Reference : Study of the recent disappearance of a tropical glacier in the Bolivian Andes with th...
Dissertations and theses : Master's dissertation
Physical, chemical, mathematical & earth Sciences : Earth sciences & physical geography
Study of the recent disappearance of a tropical glacier in the Bolivian Andes with the help of the high resolution regional climate model MAR
[fr] Etude de la récente disparition d'un glacier tropical dans les Andes Boliviennes grâce au modèle climatique régional à haute résolution MAR
Scholzen, Chloé mailto [Université de Liège > Département de géographie > Climatologie et Topoclimatologie >]
Université de Liège, ​Liège, ​​Belgique
Master en sciences géographiques, orientation climatologie
Fettweis, Xavier mailto
Erpicum, Michel mailto
François, Louis mailto
Houbrechts, Geoffrey mailto
[en] Climate modeling ; Tropical glacier ; El Niño
[en] This study provides a first evaluation of the MAR (Modèle Atmosphérique Régional) model over the Bolivian tropical Andes. MAR is currently developed at the ULg and allows dynamical downscaling up to 5 km of horizontal resolution. The purpose of this work is to model the recent changes in the climatic parameters which are thought to control the mass and energy balance of mountain glaciers in the outer tropics. We focus on the recently vanished Chacaltaya Glacier (16°S), which by virtue of its location and its environmental context is representative of many small-sized glaciers of the Bolivian Andes.

To evaluate our model, we first examine simulated precipitation and near-surface temperature against in situ observations from ground weather stations. Since observational data is very scarce in this part of the world, we also refer to qualitative information provided by the scientific literature. We compare the performance of the model forced with two different reanalyses, and with several corrections applied to the lateral boundary conditions (LBCs) impacting on temperature and humidity. MAR forced with the ERA-Interim reanalysis yields better results than with the NCEP/NCAR-v2 reanalysis. We then use the best ERA-driven simulation to assess the long-term climate change over 1960-2014 in the region of the Chacaltaya Mountain.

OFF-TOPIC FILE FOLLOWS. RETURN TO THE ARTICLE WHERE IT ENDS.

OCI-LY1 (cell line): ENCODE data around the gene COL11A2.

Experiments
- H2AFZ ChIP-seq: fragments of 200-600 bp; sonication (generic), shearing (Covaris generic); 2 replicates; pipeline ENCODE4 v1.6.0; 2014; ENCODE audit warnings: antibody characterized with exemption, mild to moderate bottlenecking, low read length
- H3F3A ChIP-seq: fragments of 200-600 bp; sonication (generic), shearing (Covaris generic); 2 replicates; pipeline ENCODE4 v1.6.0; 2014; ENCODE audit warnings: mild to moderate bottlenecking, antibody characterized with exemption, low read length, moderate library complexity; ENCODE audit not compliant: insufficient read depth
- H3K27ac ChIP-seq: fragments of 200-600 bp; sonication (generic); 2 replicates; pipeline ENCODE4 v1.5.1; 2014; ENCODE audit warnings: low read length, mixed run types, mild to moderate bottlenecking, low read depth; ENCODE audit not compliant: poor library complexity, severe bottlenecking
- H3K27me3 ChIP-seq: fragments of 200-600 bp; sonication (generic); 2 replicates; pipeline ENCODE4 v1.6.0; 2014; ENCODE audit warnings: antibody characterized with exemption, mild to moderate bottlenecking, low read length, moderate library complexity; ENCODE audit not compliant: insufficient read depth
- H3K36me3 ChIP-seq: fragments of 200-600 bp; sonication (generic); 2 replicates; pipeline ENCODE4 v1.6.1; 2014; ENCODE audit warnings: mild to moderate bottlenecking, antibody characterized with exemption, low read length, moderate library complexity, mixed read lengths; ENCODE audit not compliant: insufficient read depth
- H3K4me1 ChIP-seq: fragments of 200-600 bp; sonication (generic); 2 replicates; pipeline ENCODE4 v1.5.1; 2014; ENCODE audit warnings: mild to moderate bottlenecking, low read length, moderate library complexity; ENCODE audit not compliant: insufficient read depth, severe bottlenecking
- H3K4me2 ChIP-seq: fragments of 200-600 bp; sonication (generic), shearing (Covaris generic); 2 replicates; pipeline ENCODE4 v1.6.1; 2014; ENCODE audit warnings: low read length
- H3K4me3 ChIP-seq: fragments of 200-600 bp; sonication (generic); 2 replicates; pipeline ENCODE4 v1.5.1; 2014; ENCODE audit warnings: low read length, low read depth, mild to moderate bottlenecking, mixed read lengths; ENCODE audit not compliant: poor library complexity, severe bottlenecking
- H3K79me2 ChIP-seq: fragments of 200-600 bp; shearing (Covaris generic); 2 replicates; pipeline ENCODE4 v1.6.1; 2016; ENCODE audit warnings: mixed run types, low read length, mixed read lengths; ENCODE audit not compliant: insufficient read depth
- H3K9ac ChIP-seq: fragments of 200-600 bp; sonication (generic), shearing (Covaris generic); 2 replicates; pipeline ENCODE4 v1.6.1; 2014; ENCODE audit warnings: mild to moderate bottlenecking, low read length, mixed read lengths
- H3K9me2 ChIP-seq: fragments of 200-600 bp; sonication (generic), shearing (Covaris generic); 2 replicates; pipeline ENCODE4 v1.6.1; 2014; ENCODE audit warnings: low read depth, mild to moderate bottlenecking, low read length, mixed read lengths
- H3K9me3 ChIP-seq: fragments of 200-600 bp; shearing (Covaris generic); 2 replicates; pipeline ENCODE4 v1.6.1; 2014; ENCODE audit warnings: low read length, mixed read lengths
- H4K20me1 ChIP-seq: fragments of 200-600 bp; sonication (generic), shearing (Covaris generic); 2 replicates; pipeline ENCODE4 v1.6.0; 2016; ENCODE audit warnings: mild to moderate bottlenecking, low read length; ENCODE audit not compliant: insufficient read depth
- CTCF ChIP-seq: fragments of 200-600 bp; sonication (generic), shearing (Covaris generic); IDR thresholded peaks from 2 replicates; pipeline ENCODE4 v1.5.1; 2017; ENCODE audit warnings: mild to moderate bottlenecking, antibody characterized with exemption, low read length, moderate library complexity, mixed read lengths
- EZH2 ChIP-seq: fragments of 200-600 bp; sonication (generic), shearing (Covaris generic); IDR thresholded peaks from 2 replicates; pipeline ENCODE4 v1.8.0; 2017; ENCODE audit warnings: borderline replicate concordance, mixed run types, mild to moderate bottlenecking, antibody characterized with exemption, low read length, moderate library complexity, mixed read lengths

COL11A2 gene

The regional atmospheric circulation is adequately simulated by MAR, which reproduces the prevailing seasonal features of the lower, middle and upper troposphere. The climatic anomalies associated to the El Niño Southern Oscillation (ENSO) events are also properly recreated. Remaining model biases include an overall year-round dry bias over the Altiplano region, due to the strong corrections applied to the LBCs (-15% for humidity). Over the highest elevations of the Andes, both precipitation and cloud cover are probably overestimated by MAR. The sporadic spatial distribution of convective rainfall also suggests numerical instability in the convective parameterization scheme. Modeled temperatures match very well the observations, but the reliability of the observed time series is highly questionable.

Between 1960 and 2014, the most significant trends concern precipitation and cloud cover which both decreased of about 35%. The surface radiation budget also changed as a result of the reduced cloudiness. Near-surface temperature increased by about 1.5°C. Those trends are believed to have been enhanced by the more frequent and more intense El Niño events during the warm Pacific Decadal Oscillation (PDO) phase between 1977 and 1999. The combination of the repeated droughts and the enhanced incoming short-wave radiation due to reduced low-level cloudiness are probably the main factors responsible for the acceleration of the Chacaltaya Glacier recession. Nevertheless, the ENSO signal is not always clear in the Bolivian Andes, because of the interference with strong local climatic processes. Moreover, additional forcings of non climatic nature may also be responsible for the rapid demise of the Chacaltaya Glacier.

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